Mike Koziel ’73: He Was DX When Greek Wasn’t Cool

“Too much Miester Brau destroys brain cells,” recalls Mike Koziel ’73, when asked to recall any funny moments from his days in Delta Chi at the University of Michigan. “Besides, we were pretty busy studying and such and didn’t have time to go on funny escapades. It was a collection of good guys in a fraternity at a time when Greek institutions were out of favor. Personally, my experience didn’t match the negative stereotypes — some of which still exist today.”

After gaining his degree in zoology, Brother Koziel went on to pursue his professional conquests.

“Thanks to Nixon ending the draft that year (draft number = 34), my first job after graduating in 1973 was, fortunately for me, not digging fox holes in Vietnam,” Mike explains. “I landed an entry-level position with the Wayne County Road Commission mowing the grass on the sides of Detroit’s freeways. Maybe you drove past me! I had a great tan that summer. That quickly wore thin, so I bought a pool table and retired. Unfortunately, I was somewhat short of a fully financed retirement and had to look for a job with my still-fresh zoology degree from U of M.”

“After exploring the slim pickings of job prospects available with a zoology degree, I decided it was time to check out of reality and check back into school,” he says. “I went to Wayne State University (they had been impressed with how neat the freeway banks looked when I was mowing them). I got an M.S. and Ph.D. in plant molecular biology, having by then figured out that plants don’t bite and don’t bleed like mice and other zoological creatures. Initially, virology was my area of focus but I became more interested in introducing new genes into plants to modify their capabilities. That turned out to be an employable area as the new field of genetic engineering was dawning.”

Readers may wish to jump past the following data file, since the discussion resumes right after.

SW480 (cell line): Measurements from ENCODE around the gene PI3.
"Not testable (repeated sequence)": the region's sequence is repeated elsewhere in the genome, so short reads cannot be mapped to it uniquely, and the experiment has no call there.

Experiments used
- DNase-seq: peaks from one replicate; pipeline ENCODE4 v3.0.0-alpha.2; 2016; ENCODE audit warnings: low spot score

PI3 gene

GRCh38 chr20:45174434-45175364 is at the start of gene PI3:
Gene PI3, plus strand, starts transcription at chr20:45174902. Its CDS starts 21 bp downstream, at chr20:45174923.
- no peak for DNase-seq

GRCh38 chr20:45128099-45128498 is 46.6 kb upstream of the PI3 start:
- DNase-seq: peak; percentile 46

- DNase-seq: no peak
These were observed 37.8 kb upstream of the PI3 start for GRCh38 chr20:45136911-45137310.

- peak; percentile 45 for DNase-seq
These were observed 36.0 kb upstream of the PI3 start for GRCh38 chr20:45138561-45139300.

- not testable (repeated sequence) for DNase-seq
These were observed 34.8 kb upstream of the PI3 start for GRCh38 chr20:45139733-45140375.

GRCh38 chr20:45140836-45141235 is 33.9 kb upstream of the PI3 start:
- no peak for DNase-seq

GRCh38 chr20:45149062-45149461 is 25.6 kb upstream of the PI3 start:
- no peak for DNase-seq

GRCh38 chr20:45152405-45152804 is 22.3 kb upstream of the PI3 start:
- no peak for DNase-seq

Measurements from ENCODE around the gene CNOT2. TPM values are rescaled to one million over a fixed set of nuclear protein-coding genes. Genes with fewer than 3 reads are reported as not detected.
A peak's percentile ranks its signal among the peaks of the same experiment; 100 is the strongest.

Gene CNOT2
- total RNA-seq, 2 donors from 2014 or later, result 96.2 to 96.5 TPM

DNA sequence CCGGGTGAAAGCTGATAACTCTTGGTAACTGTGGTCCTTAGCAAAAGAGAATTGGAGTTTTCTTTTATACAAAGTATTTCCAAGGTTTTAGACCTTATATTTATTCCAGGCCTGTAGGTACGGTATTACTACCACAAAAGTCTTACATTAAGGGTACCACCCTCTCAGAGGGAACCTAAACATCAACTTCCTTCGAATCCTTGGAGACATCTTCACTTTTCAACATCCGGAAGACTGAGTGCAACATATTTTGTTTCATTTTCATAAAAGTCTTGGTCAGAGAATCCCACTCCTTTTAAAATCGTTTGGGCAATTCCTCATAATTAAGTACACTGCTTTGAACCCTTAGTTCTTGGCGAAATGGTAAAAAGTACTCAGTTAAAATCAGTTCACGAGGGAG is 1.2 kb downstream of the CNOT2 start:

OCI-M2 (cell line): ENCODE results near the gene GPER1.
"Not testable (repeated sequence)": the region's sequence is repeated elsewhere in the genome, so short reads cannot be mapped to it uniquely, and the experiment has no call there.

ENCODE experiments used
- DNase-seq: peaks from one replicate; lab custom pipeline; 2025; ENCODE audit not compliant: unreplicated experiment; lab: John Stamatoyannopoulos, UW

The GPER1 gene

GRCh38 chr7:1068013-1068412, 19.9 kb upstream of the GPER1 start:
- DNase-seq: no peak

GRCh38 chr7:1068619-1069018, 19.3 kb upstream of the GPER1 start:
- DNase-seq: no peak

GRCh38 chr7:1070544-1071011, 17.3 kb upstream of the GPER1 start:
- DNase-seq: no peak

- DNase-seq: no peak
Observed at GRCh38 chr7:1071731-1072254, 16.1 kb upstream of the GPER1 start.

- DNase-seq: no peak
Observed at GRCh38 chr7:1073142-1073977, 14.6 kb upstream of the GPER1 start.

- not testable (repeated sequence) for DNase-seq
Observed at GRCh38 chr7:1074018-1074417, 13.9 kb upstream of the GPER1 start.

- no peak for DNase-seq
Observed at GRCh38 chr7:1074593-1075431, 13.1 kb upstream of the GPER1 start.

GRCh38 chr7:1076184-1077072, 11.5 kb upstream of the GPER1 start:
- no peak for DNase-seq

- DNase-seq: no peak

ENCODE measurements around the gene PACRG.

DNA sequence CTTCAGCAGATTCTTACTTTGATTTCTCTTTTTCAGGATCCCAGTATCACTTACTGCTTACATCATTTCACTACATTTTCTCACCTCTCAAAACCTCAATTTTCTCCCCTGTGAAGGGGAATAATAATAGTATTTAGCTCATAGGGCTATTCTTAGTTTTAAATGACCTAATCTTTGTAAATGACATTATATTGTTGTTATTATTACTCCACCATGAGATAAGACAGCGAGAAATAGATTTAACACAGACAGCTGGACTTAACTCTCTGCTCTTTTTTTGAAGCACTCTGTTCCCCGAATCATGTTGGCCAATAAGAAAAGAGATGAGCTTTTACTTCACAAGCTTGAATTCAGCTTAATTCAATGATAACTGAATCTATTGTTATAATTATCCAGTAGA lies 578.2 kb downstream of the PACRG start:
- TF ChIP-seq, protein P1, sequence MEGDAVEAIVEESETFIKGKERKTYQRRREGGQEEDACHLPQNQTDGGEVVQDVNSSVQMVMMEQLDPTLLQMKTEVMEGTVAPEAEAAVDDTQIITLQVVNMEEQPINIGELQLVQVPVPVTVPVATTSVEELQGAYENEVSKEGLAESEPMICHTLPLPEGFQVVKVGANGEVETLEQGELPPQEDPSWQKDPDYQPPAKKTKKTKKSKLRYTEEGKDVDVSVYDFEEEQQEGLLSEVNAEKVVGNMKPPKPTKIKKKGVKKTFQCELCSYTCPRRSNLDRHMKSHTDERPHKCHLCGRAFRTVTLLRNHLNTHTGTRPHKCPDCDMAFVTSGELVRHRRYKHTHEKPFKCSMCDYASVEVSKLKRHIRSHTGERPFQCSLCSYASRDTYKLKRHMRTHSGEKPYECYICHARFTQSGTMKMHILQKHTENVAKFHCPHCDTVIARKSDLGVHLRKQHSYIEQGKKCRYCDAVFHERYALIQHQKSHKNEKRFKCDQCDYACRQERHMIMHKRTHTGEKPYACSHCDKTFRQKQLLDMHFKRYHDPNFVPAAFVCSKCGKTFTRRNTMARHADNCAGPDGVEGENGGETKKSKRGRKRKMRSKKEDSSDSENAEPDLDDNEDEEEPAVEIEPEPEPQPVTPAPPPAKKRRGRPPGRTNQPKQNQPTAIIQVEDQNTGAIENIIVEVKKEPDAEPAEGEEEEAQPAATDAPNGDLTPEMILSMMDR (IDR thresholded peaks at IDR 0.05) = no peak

“I have worked for small and large companies in the ag biotech area,” remarks the former DX brother. Starting his career with the International Plant Research Institute (the nation’s first ag bio company), Mike went on to work for Rohm and Haas (a staid chemical company, Ciba-Geigy (now Sygenta) as a scientist and group leader, Pioneer/DuPont as group leader and Athenix as CEO. His career moves took him and his family to the California Bay Area, Philadelphia, Raleigh and Des Moines.

“My typical ‘career unit’ was about five to six years before I got wanderlust or the company went belly-up (that would be IPRI, but it was a great ride until we hit the wall). Along the way, I was fortunate to play a role in developing several improved plant varieties that increase yield and reduce pesticide load on the environment, including the first transgenic corn in the U.S. (or elsewhere on the planet).”

These days, Brother Koziel enjoys a hobby of doing as little as possible, but don’t let that fool you; he is very much invested in keeping his family alive and afloat. The family consists of his wife of 35 years, Pam, along with their daughter, her husband and their son, age two. He also stays involved with a few small ag biotech companies.

A final parting word from Brother Koziel leaves us with a fair warning. “Don’t get a degree in zoology,” he laments.

Anyone wishing to contact Mike is encouraged to do so via email at [email protected].